Secondly, it is hard to see where the Tories go from here. Despite the fact that they have almost 200 selections still to run before the general election, no-one is calling for it to run open primaries in even a majority of them. At a cost of £8 million for 200 contests, it is not surprising. Until the advocates of this system start talking about how they propose paying for it, we can fairly safely ignore them.

There has been an interesting ripple in the Labour Party following this. Miliband is now proposing a system of closed primaries (i.e. open to supporters only). David Lammy has called for something similar to be used for the selection of Labour’s next London Mayoral candidate (the Standard claims that this is an “explosive intervention” which may be over-egging it just a teensy bit). Cynics are already dismissing this as Lammy throwing his hat into the ring. If this is the case, it is somewhat misguided – if Livingstone is determined to restand who on earth could beat him in an open contest?

Since the post is unlikely to be disappearing any time soon, the London Mayor is a position that might well benefit from all the parties holding a more open candidate selection process. As Lammy says, the system used by the Tories to select Boris was a bit of a disaster, barely increasing participation at all. But if the barriers were lowered, it could be a very healthy contest.

For the Lib Dems, opening out the process would be especially interesting because the party’s existing selectorate is currently concentrated in the South and the West of London. The rest of us get ignored. I hear these reports of Richmond Lib Dems getting harrangued by candidates. Speaking as a Barnet member: if only.

But of course there is the cost. I don’t see the party being able to afford a Totnes-style open primary any time soon. But that is no reason to do nothing. I would propose the following:

  • Combine the contest for Mayor with the contests for London Assembly candidates.
  • Instead of counting London as one big college, hold seperate contests in each London Assembly constituency. There are 14 of these. For the Mayor and the Assembly “top up” seats. Count the votes so that each contituency’s votes are the same, or at least proportional to voting size (the current system of one-member-one-vote means that the votes in the South West eclipse the rest of the city).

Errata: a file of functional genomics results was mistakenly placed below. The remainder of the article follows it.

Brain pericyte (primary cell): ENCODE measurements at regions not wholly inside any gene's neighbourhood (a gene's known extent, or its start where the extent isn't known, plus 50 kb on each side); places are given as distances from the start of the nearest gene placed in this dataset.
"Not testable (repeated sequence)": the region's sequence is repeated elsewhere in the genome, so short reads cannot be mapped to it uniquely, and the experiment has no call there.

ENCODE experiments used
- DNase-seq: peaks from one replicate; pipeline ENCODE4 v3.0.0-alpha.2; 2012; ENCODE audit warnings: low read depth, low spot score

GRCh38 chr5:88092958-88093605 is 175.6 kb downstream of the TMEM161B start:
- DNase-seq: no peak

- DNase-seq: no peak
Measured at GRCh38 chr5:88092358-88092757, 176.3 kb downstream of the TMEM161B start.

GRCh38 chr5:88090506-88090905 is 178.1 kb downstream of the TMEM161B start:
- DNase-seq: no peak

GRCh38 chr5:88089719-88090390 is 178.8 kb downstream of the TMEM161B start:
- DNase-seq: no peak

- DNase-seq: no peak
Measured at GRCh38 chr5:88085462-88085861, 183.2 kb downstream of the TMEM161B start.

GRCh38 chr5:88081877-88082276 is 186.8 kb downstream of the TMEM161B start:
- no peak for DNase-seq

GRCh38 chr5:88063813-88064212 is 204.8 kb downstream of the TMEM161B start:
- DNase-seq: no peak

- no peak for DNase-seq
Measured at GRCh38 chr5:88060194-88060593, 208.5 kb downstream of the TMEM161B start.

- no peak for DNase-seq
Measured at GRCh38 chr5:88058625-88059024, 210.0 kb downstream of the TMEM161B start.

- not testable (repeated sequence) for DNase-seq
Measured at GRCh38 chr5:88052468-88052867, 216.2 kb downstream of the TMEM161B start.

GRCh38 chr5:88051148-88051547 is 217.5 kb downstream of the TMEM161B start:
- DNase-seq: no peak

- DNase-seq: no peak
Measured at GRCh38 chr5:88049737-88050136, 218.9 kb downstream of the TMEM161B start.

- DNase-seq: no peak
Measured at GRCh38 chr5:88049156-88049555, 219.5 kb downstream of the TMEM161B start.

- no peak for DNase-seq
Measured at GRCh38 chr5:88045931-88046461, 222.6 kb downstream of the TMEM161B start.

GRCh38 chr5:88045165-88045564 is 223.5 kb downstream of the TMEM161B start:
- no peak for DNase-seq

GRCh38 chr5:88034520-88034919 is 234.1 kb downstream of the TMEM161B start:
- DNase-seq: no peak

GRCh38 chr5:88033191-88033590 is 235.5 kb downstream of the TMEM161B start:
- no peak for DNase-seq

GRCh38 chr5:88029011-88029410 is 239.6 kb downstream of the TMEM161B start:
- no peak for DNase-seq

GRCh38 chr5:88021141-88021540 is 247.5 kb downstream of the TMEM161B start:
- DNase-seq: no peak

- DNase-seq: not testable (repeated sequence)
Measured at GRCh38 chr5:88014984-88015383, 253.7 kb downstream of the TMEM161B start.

• Roll out a series of caucuses in each constituency. Caucuses should be open to anyone on the electoral roll of that constituency. For various reasons it is probably impractical to hold all caucuses at the same time. Instead, caucuses should be held according to how many members are in each constituency, from the lowest upwards. That way, candidates will have an incentive to campaign in areas where the party is least strong and thus gain a “snowball effect.”
  • Caucuses should not be combined with hustings but each constituency should be free to hold one or more hustings as they wish.
  • A final rule: the winning mayoral candidate should automatically be on the party’s list of top up Assembly candidates. Their position on the list should depend on how many top ups were elected in the previous election. So in 2012 the Mayoral candidate would be placed fourth. That way, the Mayoral candidate will still have an incentive to shore up the party vote.

I wouldn’t guarantee that a system like that would greatly increase participation. What it would do however is increase participation in areas where we currently have very little, and ensure that our Mayoral and Assembly candidates better represent the whole of London. To me, that is a very real incentive to open out the candidate selection process. With supporters of open primaries apparently content to limit them to marginal seats, they don’t appear to be able to say the same thing.

Either way, the last couple of Lib Dem London Mayoral campaigns have been such basket cases we can not only afford to experiment but it is incumbant on us to do so.